North Carolina Newspapers

    The Revolution of Change
Everyone now seems to be playing the change game. The rules are
simple. Pick any segment of society and tear it down. The game goes
on and you don’t have to think of ways to put society back together
again. A picket sign, a brickbat, a loud voice — that’s all you need
to play. But the game generates little change after tomorrow’s head
line is forgotten
We want a revolution of change, a revolution of imagination, of
freeing the creative talents of men, where life is running instead of
walking with an immediate, militant activism. The revolution of de
struction is out of date.
We do not defend any institution or establishment for its own sake.
But we refuse to accept the idea that we must tear down what has
been created simply because it has not gone far enough
Science is transforming society at a rate never dreamed of before.
This is the bewilderment of our age. But our generation is the first to
feel that uncontrollable change is an asset and not a disaster This is
the adventure of our age.
In spite of the frustration and the uncertainty, we want to use all
our resources, all our energy and imagination. We are a part of the
future, a part of hope.
—from “Provocative Proposals for a New Society” written by
six students at Mackinac (Michigan) College for “Pace Magazine”.
Mozer Joins Floor Covering Division In N. Y.
Leonard Mozer has been named to
the newly-created position of publicity
and promotion manager for Fieldcrest
Mills’ floor covering division which in
cludes Karastan Kug Mills and Laurel-
crest Carpets.
The annormcement was made in New
York by George Grulich, director of
marketing services of Fieldcrest Mills’
floor covering division. Mr. Grulich
stated that Mr. Mozer will be responsi
ble for all publicity and the coordina
tion of retail promotion activities for
Karastan and Laurelcrest.
Mr. Mozer will report to Mr. Grulich
at Fieldcrest’s floor covering division’s
headquarters at 295 Fifth Avenue.
Mr. Mozer has been public relations
director of the Carpet and Rug Insti
tute since the beginning of the year.
For five years before that he had been
public relations manager of The Wool
Bureau’s carpet division, and from 1958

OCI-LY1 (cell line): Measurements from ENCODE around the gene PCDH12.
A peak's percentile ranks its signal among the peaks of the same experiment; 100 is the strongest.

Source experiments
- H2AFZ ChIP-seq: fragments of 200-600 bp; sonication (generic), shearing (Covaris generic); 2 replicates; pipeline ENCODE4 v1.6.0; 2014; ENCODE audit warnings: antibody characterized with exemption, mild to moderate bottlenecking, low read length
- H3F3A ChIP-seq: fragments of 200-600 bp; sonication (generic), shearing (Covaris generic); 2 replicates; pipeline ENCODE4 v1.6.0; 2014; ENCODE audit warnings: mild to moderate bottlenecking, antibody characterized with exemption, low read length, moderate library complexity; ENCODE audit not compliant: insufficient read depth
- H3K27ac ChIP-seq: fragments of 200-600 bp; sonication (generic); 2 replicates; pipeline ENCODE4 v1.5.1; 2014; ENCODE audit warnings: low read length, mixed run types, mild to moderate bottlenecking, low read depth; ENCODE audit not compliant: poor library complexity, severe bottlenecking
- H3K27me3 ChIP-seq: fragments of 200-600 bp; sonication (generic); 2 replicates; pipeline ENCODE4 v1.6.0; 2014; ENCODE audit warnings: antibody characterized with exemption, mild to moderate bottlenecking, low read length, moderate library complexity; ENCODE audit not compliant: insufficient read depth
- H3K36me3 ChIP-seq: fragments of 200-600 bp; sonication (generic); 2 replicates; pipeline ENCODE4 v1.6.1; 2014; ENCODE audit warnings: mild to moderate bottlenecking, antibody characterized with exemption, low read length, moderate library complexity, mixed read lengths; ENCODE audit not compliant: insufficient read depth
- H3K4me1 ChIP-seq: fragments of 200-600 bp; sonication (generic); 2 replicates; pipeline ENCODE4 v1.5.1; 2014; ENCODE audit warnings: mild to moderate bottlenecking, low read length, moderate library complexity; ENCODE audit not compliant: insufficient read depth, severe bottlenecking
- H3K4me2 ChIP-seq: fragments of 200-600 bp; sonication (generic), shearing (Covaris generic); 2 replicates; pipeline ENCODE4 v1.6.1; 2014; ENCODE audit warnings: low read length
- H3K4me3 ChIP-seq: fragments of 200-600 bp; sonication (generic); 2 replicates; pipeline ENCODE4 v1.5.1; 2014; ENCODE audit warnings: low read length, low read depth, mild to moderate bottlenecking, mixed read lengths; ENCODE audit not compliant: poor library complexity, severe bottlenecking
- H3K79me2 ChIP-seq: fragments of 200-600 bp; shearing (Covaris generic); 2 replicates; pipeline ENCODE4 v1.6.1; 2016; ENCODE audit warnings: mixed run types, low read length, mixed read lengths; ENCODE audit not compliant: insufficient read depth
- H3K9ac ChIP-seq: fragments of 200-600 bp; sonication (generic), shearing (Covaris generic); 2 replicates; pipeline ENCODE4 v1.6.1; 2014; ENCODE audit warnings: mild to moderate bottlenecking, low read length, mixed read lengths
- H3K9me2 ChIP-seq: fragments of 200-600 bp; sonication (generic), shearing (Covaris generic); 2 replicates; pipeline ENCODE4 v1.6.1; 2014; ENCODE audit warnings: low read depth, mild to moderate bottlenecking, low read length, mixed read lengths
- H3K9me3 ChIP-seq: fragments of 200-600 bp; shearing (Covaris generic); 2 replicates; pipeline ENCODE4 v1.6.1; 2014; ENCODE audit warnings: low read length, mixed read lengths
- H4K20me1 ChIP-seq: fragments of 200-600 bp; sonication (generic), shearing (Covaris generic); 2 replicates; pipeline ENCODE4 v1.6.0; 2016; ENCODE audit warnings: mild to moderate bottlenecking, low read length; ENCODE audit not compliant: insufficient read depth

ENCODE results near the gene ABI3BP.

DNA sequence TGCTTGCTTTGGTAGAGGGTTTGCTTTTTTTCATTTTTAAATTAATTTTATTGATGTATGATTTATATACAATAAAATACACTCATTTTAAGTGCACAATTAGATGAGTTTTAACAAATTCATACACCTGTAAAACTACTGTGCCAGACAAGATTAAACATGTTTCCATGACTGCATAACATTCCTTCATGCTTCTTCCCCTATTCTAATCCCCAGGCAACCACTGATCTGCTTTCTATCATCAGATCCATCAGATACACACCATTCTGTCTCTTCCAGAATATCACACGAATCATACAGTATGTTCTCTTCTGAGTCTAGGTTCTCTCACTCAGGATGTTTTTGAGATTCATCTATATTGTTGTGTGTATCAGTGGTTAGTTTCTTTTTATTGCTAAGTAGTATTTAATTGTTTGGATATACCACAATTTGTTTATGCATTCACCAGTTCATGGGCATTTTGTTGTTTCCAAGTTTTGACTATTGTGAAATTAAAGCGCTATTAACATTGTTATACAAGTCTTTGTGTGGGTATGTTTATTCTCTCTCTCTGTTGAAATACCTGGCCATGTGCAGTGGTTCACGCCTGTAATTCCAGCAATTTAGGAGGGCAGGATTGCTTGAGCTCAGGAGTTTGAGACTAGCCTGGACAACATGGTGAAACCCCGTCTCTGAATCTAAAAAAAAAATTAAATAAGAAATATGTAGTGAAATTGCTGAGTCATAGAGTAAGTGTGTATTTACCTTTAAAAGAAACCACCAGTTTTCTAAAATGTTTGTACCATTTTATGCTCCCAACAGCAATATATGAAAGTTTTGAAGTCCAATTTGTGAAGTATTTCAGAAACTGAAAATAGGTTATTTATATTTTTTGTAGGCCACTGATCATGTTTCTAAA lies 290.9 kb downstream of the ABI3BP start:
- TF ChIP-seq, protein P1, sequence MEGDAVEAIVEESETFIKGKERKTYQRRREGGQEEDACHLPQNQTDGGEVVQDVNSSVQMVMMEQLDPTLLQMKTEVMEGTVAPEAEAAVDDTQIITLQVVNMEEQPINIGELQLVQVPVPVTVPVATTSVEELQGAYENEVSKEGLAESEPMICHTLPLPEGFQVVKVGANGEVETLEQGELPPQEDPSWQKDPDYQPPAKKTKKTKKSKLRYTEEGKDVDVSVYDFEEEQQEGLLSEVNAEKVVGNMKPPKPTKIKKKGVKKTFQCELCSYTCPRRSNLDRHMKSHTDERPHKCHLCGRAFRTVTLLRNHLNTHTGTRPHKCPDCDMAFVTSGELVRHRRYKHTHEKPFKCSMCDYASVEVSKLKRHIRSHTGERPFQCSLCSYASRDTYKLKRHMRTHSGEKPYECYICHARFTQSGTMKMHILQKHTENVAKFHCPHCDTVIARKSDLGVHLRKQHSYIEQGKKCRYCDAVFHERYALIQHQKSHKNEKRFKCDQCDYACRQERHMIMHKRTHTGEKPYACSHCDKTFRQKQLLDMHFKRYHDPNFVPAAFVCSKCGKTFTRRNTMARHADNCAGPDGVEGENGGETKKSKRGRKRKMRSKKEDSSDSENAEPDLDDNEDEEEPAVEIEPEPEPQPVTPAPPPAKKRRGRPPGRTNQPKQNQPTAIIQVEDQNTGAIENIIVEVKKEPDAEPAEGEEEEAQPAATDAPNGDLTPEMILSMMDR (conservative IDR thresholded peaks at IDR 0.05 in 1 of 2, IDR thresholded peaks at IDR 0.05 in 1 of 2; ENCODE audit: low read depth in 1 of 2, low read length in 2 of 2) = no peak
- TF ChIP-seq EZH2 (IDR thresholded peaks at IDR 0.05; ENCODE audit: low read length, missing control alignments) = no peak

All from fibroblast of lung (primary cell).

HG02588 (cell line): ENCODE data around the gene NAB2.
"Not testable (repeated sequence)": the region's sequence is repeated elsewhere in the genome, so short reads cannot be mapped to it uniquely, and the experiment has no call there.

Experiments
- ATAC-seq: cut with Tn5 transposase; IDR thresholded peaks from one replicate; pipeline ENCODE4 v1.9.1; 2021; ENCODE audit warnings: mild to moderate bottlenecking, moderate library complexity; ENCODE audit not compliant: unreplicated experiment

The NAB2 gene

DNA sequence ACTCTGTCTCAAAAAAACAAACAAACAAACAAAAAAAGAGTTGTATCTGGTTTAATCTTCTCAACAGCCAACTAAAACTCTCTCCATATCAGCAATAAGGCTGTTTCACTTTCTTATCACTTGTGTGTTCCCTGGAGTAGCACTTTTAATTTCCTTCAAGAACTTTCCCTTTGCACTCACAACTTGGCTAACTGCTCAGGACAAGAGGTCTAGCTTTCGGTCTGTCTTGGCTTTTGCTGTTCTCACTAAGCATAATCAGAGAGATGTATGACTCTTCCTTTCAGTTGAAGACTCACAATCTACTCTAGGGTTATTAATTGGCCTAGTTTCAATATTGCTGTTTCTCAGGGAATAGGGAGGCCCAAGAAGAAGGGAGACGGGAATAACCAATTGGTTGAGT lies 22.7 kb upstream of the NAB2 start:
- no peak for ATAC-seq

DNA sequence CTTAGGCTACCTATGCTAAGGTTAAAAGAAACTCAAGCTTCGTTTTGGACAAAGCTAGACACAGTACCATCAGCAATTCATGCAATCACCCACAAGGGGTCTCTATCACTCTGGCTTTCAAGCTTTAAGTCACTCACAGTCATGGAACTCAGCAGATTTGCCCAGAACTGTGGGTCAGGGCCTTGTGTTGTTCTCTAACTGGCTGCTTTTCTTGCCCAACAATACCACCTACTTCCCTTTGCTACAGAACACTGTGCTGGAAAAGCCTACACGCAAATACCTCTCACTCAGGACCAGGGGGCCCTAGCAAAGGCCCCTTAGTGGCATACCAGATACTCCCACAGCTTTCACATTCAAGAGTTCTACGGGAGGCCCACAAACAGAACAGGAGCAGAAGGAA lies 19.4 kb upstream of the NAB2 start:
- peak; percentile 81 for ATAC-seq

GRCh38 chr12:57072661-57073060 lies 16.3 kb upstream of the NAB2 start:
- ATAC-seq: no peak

to 1963 was publicity manager of the
American Carpet Institute.
His background also includes several
years as account executive with the
public relations agency of Selvage &
Lee, Inc. in New York. A native of
Chicago, Illinois, Mr. Mozer is a grad
uate of the State University of Iowa.
Mr. Mozer and his wife Betty are resi
dents of New York City.
SS Covers Young Workers If Severly Disabled
When 20-year-old medical corpsman,
David Cotner of Newton, Kansas was
so seriously wounded in Vietnam that
doctors at first gave him up, he was
outside the reach of any financial help
from social security.
So was Clark Patterson, Jr., 18, an
innocent bystander who took a beating
in a street fight in AsheviUe, North
Carolina, a little more than a year ago.
Doctors said he would never walk again.
But Cotner now plans to enter law
school. And Patterson, through a tre
mendous effort of spirit that caused
doctors to change their forecast, last
June hobbled forth on crutches at Ashe
ville Orthopedic Hospital to accept his
high school diploma.
They are two of 100,000 Americans
for whom the most recent changes in
the social security law have meant a
lightening of the burden of sudden
tragedy'—and help in living lives of dig
nity and independence.
Both are getting monthly SS disability
checks although neither would have
been eligible for benefits at the time
they became disabled.
Social security disability benefits
(Continued on Page Seven)
I the’mi ll. wh istl3
Si • .J
Copyright, 199, Fieldcrest Mills, Inc.
Eden, N. C. 27288 ^
Issued Every Other Monday For Employ®®
and Friends of Fieldcrest Mills, Inc. ^
R. F. Bell J. S. Eggleston
P. A. Brodie A. H. Justice
J. L. Crabtree J. M. Moore
W. F. Crumley J. M. Rimmer
S. R. Culligan C. C. Wilson ^
Vol. 28 Monday, October 6, 1969, N^-J
Forty-Five Tears ,
Otra S. Chilton Blanks
Forty Years
Louise G. Suttenfield Karastan
Thirty-Five Tears .
Eva P. Powell Columbus To«'®
'Twenty-Five Years ,
Katherine W. Griffith i
Vivian T. Harbour Industrial
Twenty Years
Juanita P. Brown Lewis Sheet F '
Sallie S. Bateman Blanket
Frances S. Hall Sheet FinisbiW
Gertrude E. Powers .... Columbus To-f
George Shropshire, Jr Sheeti®
Evelyn M. Amburn Sheet Finisbi"
Annie M. Austin .... Bedspread Finisb^^
Violet M. Gray .... Bedspread Finishing
Glenn McCart Columbus Tof
Pauline S. Barham Sheet Finish!
Josie C. Crowder Sheet Finisbi
Edna M. Smith Blanket Finishiw
Ellsworth C. Haggerty .... Field. Sa*
Wiley S. Barwick Karast
Edwin R. Mills Automatic Blank
Mollie U. Edwards
Ray N. Land Blanket Finish^
Joseph F. Smith Blank
Fifteen Years , ,
Homer G. Moore Blanket Finisbih,
Harvey R. Palmer Fieldale ,
Eugene W. Perry Blank,
Jean F. Rorrer Fieldale
Odell W. Mitchell Fieldale To'*',
Willie Keith Scott Fieldale To!*',
Whit D. Hampton Fieldale T'n^ .
Loyce W. Dalton Blanket Finish!^
Lucille M. Martin Karast^
Ruby L. Williams Columbus
Pauline M. Hyler Blank
Carrie M. Hall
Geneva H. Clark Fieldale
John D. Compton Bedspr®®
Dock Sims Karasj
Daisy M. Barnes Karast®
Lorraine W. Buckner Karast
Annie C. Fuller Karast»
Pauline R. Joyce Fieldale
Virginia M. Tolbert Karast^
Ten Years j
Kenneth R. Graham .... Columbus
George N. Kingston Karast
Joe C. Lackey Fieldale I’o'^»
'Thomas L. Cochran Blank

Page Text

This is the computer-generated OCR text representation of this newspaper page. It may be empty, if no text could be automatically recognized. This data is also available in Plain Text and XML formats.

Return to page view